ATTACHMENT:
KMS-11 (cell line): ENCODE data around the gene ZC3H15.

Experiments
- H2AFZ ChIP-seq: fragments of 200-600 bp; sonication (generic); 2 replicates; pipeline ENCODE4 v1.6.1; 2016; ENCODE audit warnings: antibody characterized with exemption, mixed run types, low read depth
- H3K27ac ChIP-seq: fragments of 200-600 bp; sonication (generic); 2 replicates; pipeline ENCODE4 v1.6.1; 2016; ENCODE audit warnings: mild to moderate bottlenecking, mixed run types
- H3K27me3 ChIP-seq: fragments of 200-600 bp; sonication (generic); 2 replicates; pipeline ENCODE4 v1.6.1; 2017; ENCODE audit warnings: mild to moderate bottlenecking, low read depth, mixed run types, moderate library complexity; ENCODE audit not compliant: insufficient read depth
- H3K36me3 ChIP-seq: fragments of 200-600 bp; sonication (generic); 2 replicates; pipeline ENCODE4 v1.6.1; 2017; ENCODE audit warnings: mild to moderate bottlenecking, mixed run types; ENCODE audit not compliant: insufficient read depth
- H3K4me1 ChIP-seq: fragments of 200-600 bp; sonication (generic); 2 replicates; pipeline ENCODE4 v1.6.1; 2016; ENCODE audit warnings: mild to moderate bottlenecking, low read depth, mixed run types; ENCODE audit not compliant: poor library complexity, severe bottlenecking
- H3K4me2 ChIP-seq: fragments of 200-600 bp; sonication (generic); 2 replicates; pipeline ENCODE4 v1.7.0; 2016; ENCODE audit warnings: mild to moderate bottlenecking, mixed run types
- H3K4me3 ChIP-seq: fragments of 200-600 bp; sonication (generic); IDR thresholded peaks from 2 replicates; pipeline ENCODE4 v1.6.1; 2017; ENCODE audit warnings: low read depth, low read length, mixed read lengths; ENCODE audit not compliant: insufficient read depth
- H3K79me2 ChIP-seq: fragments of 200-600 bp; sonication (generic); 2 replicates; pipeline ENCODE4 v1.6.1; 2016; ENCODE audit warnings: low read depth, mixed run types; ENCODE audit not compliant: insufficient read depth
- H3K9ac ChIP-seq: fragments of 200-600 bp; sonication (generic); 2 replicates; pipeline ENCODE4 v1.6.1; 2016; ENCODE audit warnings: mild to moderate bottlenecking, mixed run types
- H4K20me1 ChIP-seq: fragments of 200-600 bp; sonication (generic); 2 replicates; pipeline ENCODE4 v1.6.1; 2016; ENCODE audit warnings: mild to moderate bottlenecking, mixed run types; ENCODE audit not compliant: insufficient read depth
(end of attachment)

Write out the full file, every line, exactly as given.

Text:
KMS-11 (cell line): ENCODE data around the gene ZC3H15.

Experiments
- H2AFZ ChIP-seq: fragments of 200-600 bp; sonication (generic); 2 replicates; pipeline ENCODE4 v1.6.1; 2016; ENCODE audit warnings: antibody characterized with exemption, mixed run types, low read depth
- H3K27ac ChIP-seq: fragments of 200-600 bp; sonication (generic); 2 replicates; pipeline ENCODE4 v1.6.1; 2016; ENCODE audit warnings: mild to moderate bottlenecking, mixed run types
- H3K27me3 ChIP-seq: fragments of 200-600 bp; sonication (generic); 2 replicates; pipeline ENCODE4 v1.6.1; 2017; ENCODE audit warnings: mild to moderate bottlenecking, low read depth, mixed run types, moderate library complexity; ENCODE audit not compliant: insufficient read depth
- H3K36me3 ChIP-seq: fragments of 200-600 bp; sonication (generic); 2 replicates; pipeline ENCODE4 v1.6.1; 2017; ENCODE audit warnings: mild to moderate bottlenecking, mixed run types; ENCODE audit not compliant: insufficient read depth
- H3K4me1 ChIP-seq: fragments of 200-600 bp; sonication (generic); 2 replicates; pipeline ENCODE4 v1.6.1; 2016; ENCODE audit warnings: mild to moderate bottlenecking, low read depth, mixed run types; ENCODE audit not compliant: poor library complexity, severe bottlenecking
- H3K4me2 ChIP-seq: fragments of 200-600 bp; sonication (generic); 2 replicates; pipeline ENCODE4 v1.7.0; 2016; ENCODE audit warnings: mild to moderate bottlenecking, mixed run types
- H3K4me3 ChIP-seq: fragments of 200-600 bp; sonication (generic); IDR thresholded peaks from 2 replicates; pipeline ENCODE4 v1.6.1; 2017; ENCODE audit warnings: low read depth, low read length, mixed read lengths; ENCODE audit not compliant: insufficient read depth
- H3K79me2 ChIP-seq: fragments of 200-600 bp; sonication (generic); 2 replicates; pipeline ENCODE4 v1.6.1; 2016; ENCODE audit warnings: low read depth, mixed run types; ENCODE audit not compliant: insufficient read depth
- H3K9ac ChIP-seq: fragments of 200-600 bp; sonication (generic); 2 replicates; pipeline ENCODE4 v1.6.1; 2016; ENCODE audit warnings: mild to moderate bottlenecking, mixed run types
- H4K20me1 ChIP-seq: fragments of 200-600 bp; sonication (generic); 2 replicates; pipeline ENCODE4 v1.6.1; 2016; ENCODE audit warnings: mild to moderate bottlenecking, mixed run types; ENCODE audit not compliant: insufficient read depth